A Short Note – How To Debug HTTP Server-Side Errors In iOS ?

Hello Readers, CoolMonkTechie heartily welcomes you in A Short Note Series.

In this note series, We will understand HTTP server-side errors and how to debug them in iOS.

HTTP Server-side Errors in iOS

So Let’s begin.


Apple’s HTTP APIs report transport errors and server-side errors:

  • A transport error is caused by a problem getting our request to, or getting the response from, the server. These are represented by an NSError value, typically passed to our completion handler block or to a delegate method like urlSession(_:task:didCompleteWithError:). If we get a transport error, investigate what’s happening with our network traffic.
  • A server-side error is caused by problems detected by the server. Such errors are represented by the statusCode property of the HTTPURLResponse.

The status codes returned by the server aren’t always easy to interpret. Many HTTP server-side errors don’t give us a way to determine, from the client side, what went wrong. These include the 5xx errors (like 500 Internal Server Error) and many 4xx errors (for example, with 400 Bad Request, it’s hard to know exactly why the server considers the request bad).

Print the HTTP Response Body

In this sections, we explain how to debug these server-side problems.

In some cases, the error response from the server includes an HTTP response body that explains what the problem is. Look at the HTTP response body to see whether such an explanation is present. If it is, that’s the easiest way to figure out what went wrong. For example, consider this standard URLSession request code.

URLSession.shared.dataTask(with: url) { (responseBody, response, error) in
    if let error = error {
        // handle transport error
    let response = response as! HTTPURLResponse
    let responseBody = responseBody!
    if !(200...299).contains(response.statusCode) {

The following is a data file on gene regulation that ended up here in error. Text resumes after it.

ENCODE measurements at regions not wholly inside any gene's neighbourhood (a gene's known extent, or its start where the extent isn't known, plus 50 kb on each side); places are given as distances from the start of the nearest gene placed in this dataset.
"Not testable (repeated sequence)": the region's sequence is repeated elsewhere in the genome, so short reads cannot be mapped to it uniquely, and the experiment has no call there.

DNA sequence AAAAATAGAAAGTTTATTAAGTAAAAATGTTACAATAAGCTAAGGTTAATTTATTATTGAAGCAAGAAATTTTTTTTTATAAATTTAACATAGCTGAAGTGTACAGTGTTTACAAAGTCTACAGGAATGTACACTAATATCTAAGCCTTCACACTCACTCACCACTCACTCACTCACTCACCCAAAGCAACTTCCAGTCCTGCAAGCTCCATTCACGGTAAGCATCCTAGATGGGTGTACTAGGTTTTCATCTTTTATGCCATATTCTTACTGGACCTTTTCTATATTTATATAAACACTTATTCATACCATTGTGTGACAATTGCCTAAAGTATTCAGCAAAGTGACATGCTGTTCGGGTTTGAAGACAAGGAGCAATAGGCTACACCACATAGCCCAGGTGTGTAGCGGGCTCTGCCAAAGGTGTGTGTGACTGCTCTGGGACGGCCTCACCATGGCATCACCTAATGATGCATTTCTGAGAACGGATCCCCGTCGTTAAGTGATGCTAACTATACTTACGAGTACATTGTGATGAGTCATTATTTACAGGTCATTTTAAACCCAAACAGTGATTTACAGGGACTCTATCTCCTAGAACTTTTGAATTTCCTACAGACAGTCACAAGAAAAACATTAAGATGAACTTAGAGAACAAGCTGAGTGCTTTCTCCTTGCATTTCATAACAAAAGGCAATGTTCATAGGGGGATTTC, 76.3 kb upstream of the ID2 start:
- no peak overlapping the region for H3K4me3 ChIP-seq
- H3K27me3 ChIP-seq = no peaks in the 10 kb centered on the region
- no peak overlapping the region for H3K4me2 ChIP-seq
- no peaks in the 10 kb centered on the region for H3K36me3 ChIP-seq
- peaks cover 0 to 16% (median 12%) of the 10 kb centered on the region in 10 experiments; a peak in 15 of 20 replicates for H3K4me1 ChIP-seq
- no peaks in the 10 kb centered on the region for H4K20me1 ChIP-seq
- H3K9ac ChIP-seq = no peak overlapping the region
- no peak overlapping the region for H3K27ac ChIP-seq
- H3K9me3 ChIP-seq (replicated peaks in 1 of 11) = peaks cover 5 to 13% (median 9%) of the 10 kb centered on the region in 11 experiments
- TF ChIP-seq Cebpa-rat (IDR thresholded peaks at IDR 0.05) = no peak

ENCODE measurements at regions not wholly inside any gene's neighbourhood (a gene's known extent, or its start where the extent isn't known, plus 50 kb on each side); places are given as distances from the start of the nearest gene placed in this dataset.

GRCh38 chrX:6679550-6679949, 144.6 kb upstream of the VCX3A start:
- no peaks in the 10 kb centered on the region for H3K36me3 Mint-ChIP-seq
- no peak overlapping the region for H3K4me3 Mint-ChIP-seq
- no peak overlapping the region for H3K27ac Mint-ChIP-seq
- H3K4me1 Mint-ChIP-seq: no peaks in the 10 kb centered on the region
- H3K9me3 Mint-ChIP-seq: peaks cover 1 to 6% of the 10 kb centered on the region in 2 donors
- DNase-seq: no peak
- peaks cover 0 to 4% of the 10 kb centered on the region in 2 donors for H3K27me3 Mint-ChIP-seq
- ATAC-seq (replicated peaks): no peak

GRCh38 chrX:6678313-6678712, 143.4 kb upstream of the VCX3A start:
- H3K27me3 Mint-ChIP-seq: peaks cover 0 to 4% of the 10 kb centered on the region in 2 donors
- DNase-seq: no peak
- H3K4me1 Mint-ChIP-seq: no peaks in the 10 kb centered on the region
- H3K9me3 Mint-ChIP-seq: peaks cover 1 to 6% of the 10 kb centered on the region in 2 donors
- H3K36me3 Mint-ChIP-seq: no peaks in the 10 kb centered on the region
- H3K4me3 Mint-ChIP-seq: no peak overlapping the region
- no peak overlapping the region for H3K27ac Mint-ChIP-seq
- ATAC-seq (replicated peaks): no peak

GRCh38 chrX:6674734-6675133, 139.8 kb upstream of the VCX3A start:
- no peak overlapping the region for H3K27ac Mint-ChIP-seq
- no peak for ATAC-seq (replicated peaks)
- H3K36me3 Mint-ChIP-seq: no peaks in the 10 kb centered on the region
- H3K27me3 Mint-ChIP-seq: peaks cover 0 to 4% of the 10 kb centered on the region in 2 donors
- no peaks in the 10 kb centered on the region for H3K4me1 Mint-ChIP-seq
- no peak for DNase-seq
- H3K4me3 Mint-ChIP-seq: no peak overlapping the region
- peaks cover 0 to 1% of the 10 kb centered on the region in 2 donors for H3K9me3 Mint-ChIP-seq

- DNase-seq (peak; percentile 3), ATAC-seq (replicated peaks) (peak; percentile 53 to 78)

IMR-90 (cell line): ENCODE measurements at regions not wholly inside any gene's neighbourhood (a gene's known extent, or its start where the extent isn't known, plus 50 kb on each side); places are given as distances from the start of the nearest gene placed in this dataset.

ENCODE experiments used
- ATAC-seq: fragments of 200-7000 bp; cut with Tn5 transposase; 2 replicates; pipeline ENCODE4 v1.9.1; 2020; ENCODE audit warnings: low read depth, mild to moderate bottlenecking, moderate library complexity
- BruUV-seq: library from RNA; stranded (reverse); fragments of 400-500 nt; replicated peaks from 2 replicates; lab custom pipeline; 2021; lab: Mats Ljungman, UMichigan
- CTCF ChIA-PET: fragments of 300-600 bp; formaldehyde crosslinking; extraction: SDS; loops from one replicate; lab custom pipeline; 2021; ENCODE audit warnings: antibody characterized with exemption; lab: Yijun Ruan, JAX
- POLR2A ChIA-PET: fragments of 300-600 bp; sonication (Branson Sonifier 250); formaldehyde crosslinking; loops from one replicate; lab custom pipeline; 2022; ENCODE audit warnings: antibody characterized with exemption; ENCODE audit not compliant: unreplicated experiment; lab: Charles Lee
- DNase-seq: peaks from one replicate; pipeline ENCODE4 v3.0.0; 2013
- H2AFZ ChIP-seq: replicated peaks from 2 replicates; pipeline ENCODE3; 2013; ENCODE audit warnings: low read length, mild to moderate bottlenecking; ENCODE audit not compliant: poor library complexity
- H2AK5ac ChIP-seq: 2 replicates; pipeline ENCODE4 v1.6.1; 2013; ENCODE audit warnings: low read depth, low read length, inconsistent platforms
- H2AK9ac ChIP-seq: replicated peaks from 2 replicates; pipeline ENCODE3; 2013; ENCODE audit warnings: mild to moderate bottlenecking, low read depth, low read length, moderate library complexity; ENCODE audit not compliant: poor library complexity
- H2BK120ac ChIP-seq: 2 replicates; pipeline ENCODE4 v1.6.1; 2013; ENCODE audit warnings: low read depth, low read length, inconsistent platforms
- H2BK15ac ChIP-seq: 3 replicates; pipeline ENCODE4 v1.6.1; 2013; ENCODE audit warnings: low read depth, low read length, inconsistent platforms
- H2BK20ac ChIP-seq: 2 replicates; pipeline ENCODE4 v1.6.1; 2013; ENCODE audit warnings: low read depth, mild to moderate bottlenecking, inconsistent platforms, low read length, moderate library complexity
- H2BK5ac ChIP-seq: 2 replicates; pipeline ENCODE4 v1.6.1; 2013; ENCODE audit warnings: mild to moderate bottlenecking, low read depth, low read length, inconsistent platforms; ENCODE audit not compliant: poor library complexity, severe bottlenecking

// handle HTTP server-side error
    // handle success

A server-side error runs the line labeled handle HTTP server-side error. To see if the server’s response contains any helpful hints as to what went wrong, add some code that prints the HTTP response body.

        // handle HTTP server-side error
        if let responseString = String(bytes: responseBody, encoding: .utf8) {
            // The response body seems to be a valid UTF-8 string, so      print that.
        } else {
            // Otherwise print a hex dump of the body.
            print(responseBody as NSData)

Compare Against a Working Client

If the HTTP response body doesn’t help, compare our request to a request issued by a working client. For example, the server might not fail if we send it the same request from:

  • A web browser, like Safari
  • A command-line tool, like curl
  • An app running on a different platform

If we have a working client, it’s relatively straightforward to debug our problem:

  1. Use the same network debugging tool to record the requests made by our client and the working client. If we’re using HTTP (not HTTPS), use a low-level packet trace tool to record these requests. If we’re using HTTPS, with Transport Layer Security (TLS), we can’t see the HTTP request. In that case, if our server has a debugging mode that lets we see the plaintext request, look there. If not, a debugging HTTP proxy may let us see the request.
  2. Compare the two requests. Focus on the most significant values first. Do the URL paths match? Do the HTTP methods match? Do the Content-Type headers match? What about the remaining headers? Do the request bodies match? If these all match and things still don’t work, we may need to look at more obscure values, like the HTTP transfer encoding and, if we’re using HTTPS, various TLS parameters.
  3. Address any discrepancies.
  4. Retry with our updated client.
  5. If things still fail, go back to step 1.

Debug on the Server

If we don’t have access to a working client, or we can’t get things to work using the steps described in the previous section, our only remaining option is to debug the problem on the server. Ideally, the server will have documented debugging options that offer more insight into the failure. If not, escalate the problem through the support channel associated with our server software.


In this note series, We understood HTTP server-side errors and how to debug them in iOS.

Thanks for reading ! I hope you enjoyed and learned about HTTP Server-side Concept in iOS. Reading is one thing, but the only way to master it is to do it yourself.

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